Insulinoma refers to the insulin-producing tumor of the pancreas in the ferret. Too much insulin causes blood glucose (sugar) to drop below normal levels, resulting in hypoglycemia and symptoms of generalized weakness.
The cause of insulinoma is poorly understood. It appears to be a spontaneous event within the pancreas of older ferrets. Once diagnosed, insulinomas will require treatment throughout the ferret’s life. Treatment is either medical or surgical.
This is a common disease in ferrets over three years old. Both males and females are at risk. Onset can be subtle in some cases. Other ferrets appear normal until they collapse or start to seizure.
Low blood sugar is responsible for the symptoms of insulinoma which are mild initially: weakness, sluggish behavior, sleepiness. The symptoms get worse as the disease progresses: difficulty walking, especially in the rear legs, stupor, and in some cases, seizures.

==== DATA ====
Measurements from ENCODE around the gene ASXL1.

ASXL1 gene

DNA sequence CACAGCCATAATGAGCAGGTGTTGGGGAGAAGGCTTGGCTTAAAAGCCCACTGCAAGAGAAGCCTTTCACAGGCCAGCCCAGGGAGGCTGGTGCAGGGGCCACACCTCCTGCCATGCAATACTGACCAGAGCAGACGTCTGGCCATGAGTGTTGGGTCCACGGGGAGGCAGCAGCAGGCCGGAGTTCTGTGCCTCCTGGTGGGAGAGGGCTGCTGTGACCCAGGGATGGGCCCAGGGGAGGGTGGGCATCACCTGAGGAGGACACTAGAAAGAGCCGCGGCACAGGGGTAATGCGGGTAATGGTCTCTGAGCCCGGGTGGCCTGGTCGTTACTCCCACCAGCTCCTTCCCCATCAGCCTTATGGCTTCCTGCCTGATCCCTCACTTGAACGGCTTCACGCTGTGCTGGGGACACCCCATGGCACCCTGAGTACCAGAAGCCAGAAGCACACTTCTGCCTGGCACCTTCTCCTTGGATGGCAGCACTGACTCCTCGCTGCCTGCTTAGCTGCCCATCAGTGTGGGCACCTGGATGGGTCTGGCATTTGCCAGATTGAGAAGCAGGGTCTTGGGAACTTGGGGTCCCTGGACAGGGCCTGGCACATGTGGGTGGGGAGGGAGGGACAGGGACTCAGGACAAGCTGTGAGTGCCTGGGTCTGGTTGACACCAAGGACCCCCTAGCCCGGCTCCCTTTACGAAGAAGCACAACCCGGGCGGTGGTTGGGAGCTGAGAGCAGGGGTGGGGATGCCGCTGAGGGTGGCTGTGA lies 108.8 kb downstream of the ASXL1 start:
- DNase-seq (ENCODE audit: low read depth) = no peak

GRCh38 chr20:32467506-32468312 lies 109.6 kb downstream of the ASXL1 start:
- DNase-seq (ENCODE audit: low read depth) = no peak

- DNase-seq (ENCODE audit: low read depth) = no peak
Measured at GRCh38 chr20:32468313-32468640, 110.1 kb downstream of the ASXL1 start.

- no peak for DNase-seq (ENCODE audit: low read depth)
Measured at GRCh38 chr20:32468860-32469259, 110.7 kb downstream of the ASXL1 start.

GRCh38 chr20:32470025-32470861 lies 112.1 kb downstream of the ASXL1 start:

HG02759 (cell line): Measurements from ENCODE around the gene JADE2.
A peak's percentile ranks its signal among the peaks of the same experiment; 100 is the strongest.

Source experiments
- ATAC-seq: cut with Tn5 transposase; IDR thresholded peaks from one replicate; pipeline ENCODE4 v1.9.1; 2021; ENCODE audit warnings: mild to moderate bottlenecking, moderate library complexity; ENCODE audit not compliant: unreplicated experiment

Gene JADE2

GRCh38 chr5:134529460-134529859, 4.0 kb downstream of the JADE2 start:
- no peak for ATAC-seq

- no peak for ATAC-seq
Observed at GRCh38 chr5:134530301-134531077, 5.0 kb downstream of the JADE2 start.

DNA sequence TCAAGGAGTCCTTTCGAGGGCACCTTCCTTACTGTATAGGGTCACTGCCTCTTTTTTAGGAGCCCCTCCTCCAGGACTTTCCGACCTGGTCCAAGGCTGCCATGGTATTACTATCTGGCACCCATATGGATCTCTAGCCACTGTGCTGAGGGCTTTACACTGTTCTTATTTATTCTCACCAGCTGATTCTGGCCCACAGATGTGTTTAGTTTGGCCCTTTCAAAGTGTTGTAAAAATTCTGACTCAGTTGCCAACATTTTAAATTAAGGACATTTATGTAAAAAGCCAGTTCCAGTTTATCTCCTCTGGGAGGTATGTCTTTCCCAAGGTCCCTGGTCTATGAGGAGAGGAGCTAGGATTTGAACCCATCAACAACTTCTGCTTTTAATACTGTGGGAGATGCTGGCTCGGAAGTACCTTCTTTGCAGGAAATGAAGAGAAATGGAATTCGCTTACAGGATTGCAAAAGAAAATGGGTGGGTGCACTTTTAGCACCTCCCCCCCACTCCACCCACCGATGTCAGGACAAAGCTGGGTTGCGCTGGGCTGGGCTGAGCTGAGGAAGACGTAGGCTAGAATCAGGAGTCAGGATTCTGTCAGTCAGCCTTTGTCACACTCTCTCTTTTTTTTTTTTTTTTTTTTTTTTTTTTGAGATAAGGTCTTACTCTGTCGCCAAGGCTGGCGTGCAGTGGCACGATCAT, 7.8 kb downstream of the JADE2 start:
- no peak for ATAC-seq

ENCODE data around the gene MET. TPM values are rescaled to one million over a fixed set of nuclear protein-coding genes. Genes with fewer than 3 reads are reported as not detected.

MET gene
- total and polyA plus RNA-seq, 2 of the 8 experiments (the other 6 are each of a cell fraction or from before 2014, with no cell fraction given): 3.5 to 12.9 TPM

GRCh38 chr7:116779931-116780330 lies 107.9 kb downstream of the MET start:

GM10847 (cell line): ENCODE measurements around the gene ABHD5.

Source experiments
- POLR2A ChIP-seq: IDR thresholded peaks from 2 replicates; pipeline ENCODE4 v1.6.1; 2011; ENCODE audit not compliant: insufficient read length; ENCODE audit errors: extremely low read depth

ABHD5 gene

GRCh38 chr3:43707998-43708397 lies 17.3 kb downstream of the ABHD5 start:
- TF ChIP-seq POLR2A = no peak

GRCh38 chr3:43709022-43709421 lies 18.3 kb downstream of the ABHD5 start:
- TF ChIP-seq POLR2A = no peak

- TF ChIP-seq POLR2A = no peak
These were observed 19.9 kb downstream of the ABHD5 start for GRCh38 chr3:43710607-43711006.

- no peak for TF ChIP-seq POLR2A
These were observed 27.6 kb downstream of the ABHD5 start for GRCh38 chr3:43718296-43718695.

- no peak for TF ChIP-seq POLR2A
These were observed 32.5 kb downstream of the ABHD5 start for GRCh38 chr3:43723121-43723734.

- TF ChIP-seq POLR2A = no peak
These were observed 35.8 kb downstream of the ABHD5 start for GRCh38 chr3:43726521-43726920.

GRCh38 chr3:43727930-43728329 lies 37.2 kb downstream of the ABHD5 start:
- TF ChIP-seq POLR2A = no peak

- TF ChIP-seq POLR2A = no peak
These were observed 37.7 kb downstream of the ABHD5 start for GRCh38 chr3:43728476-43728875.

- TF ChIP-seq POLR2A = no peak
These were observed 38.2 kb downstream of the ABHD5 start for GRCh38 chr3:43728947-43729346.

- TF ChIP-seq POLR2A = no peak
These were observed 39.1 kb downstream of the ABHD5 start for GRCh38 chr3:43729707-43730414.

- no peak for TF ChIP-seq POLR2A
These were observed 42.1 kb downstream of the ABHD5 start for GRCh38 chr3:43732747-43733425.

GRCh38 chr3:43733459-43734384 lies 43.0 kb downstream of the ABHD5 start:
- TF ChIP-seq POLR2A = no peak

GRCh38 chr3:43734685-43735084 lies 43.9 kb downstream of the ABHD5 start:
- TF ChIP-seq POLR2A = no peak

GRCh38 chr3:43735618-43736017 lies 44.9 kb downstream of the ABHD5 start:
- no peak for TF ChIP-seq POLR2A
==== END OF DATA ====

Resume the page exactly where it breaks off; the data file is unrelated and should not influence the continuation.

What To Watch For
Treatment can be surgical or medical.
If the ferret stops eating for whatever reason, hand feed or force feed chicken baby food (like Gerber’s) or a veterinary formulation like Hill’s AD. Soaked and blenderized ferret or cat kibble can also be given. Veterinary care is advised in any ferret that stops eating or changes eating habits abruptly.
Once diagnosed with insulinoma, the ferret needs to be on the medication for life, unless surgery is performed. Even with surgery, some ferrets still need medication. Missing even one dose can cause hypoglycemia and missing several doses can be very serious.
Weak and/or seizing ferrets need emergency care as soon as possible. If an insulinoma ferret becomes weak or stuporous at home and cannot swallow, try rubbing honey or maple syrup on the gums. Veterinary care must be sought right away. Do not allow a ferret to seizure uncontrollably for prolonged periods (more than a few minutes).